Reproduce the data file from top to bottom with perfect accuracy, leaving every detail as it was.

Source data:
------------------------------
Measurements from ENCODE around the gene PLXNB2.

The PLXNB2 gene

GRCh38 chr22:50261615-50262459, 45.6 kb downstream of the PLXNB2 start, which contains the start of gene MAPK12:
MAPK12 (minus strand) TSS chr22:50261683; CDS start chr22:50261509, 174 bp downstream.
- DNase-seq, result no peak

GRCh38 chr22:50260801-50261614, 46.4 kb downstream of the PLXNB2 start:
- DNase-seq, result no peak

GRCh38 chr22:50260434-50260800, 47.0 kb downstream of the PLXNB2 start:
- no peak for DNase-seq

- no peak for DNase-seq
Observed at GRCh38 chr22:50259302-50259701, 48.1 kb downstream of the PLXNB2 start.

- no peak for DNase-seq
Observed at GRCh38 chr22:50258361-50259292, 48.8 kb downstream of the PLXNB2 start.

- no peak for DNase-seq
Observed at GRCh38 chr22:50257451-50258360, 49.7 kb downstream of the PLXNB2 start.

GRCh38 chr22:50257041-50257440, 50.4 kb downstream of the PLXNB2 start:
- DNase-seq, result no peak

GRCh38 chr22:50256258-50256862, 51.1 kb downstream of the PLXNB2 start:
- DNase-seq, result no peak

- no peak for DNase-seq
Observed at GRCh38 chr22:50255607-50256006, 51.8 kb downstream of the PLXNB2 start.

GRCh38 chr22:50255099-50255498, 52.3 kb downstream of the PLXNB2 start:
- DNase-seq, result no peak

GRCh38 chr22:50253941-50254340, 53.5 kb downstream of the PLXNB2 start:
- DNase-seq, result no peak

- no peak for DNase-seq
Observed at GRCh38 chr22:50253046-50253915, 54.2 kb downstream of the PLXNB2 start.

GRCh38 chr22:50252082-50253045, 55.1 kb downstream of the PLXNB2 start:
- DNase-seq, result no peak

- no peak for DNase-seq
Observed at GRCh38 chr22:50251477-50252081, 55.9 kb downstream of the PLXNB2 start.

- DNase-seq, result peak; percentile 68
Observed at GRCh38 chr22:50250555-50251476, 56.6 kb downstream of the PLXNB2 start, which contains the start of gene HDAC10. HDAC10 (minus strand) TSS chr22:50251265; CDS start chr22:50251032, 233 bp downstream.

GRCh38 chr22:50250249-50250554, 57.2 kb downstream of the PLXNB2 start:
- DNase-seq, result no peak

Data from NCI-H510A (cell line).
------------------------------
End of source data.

Measurements from ENCODE around the gene PLXNB2.

The PLXNB2 gene

GRCh38 chr22:50261615-50262459, 45.6 kb downstream of the PLXNB2 start, which contains the start of gene MAPK12:
MAPK12 (minus strand) TSS chr22:50261683; CDS start chr22:50261509, 174 bp downstream.
- DNase-seq, result no peak

GRCh38 chr22:50260801-50261614, 46.4 kb downstream of the PLXNB2 start:
- DNase-seq, result no peak

GRCh38 chr22:50260434-50260800, 47.0 kb downstream of the PLXNB2 start:
- no peak for DNase-seq

- no peak for DNase-seq
Observed at GRCh38 chr22:50259302-50259701, 48.1 kb downstream of the PLXNB2 start.

- no peak for DNase-seq
Observed at GRCh38 chr22:50258361-50259292, 48.8 kb downstream of the PLXNB2 start.

- no peak for DNase-seq
Observed at GRCh38 chr22:50257451-50258360, 49.7 kb downstream of the PLXNB2 start.

GRCh38 chr22:50257041-50257440, 50.4 kb downstream of the PLXNB2 start:
- DNase-seq, result no peak

GRCh38 chr22:50256258-50256862, 51.1 kb downstream of the PLXNB2 start:
- DNase-seq, result no peak

- no peak for DNase-seq
Observed at GRCh38 chr22:50255607-50256006, 51.8 kb downstream of the PLXNB2 start.

GRCh38 chr22:50255099-50255498, 52.3 kb downstream of the PLXNB2 start:
- DNase-seq, result no peak

GRCh38 chr22:50253941-50254340, 53.5 kb downstream of the PLXNB2 start:
- DNase-seq, result no peak

- no peak for DNase-seq
Observed at GRCh38 chr22:50253046-50253915, 54.2 kb downstream of the PLXNB2 start.

GRCh38 chr22:50252082-50253045, 55.1 kb downstream of the PLXNB2 start:
- DNase-seq, result no peak

- no peak for DNase-seq
Observed at GRCh38 chr22:50251477-50252081, 55.9 kb downstream of the PLXNB2 start.

- DNase-seq, result peak; percentile 68
Observed at GRCh38 chr22:50250555-50251476, 56.6 kb downstream of the PLXNB2 start, which contains the start of gene HDAC10. HDAC10 (minus strand) TSS chr22:50251265; CDS start chr22:50251032, 233 bp downstream.

GRCh38 chr22:50250249-50250554, 57.2 kb downstream of the PLXNB2 start:
- DNase-seq, result no peak

Data from NCI-H510A (cell line).